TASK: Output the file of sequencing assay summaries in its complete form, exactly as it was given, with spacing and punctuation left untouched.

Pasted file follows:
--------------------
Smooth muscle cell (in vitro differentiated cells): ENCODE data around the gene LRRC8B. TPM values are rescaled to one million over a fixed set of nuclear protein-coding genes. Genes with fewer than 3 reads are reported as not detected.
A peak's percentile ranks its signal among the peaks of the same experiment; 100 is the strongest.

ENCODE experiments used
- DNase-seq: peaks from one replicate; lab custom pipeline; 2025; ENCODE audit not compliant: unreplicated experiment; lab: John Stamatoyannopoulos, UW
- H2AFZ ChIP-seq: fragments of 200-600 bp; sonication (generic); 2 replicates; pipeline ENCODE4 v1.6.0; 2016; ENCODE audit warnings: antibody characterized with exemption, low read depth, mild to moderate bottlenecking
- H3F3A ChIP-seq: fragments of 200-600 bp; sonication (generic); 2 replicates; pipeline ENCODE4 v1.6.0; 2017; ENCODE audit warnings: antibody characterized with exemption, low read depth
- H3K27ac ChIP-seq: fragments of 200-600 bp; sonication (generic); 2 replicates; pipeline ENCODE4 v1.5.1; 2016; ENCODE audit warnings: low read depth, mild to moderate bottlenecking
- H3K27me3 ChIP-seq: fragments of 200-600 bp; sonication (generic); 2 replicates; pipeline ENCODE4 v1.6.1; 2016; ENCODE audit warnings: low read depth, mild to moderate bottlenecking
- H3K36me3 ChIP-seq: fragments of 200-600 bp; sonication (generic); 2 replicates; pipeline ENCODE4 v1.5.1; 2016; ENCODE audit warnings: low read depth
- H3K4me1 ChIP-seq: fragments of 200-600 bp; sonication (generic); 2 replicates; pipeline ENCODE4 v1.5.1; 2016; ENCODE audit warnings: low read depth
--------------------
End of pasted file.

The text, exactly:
Smooth muscle cell (in vitro differentiated cells): ENCODE data around the gene LRRC8B. TPM values are rescaled to one million over a fixed set of nuclear protein-coding genes. Genes with fewer than 3 reads are reported as not detected.
A peak's percentile ranks its signal among the peaks of the same experiment; 100 is the strongest.

ENCODE experiments used
- DNase-seq: peaks from one replicate; lab custom pipeline; 2025; ENCODE audit not compliant: unreplicated experiment; lab: John Stamatoyannopoulos, UW
- H2AFZ ChIP-seq: fragments of 200-600 bp; sonication (generic); 2 replicates; pipeline ENCODE4 v1.6.0; 2016; ENCODE audit warnings: antibody characterized with exemption, low read depth, mild to moderate bottlenecking
- H3F3A ChIP-seq: fragments of 200-600 bp; sonication (generic); 2 replicates; pipeline ENCODE4 v1.6.0; 2017; ENCODE audit warnings: antibody characterized with exemption, low read depth
- H3K27ac ChIP-seq: fragments of 200-600 bp; sonication (generic); 2 replicates; pipeline ENCODE4 v1.5.1; 2016; ENCODE audit warnings: low read depth, mild to moderate bottlenecking
- H3K27me3 ChIP-seq: fragments of 200-600 bp; sonication (generic); 2 replicates; pipeline ENCODE4 v1.6.1; 2016; ENCODE audit warnings: low read depth, mild to moderate bottlenecking
- H3K36me3 ChIP-seq: fragments of 200-600 bp; sonication (generic); 2 replicates; pipeline ENCODE4 v1.5.1; 2016; ENCODE audit warnings: low read depth
- H3K4me1 ChIP-seq: fragments of 200-600 bp; sonication (generic); 2 replicates; pipeline ENCODE4 v1.5.1; 2016; ENCODE audit warnings: low read depth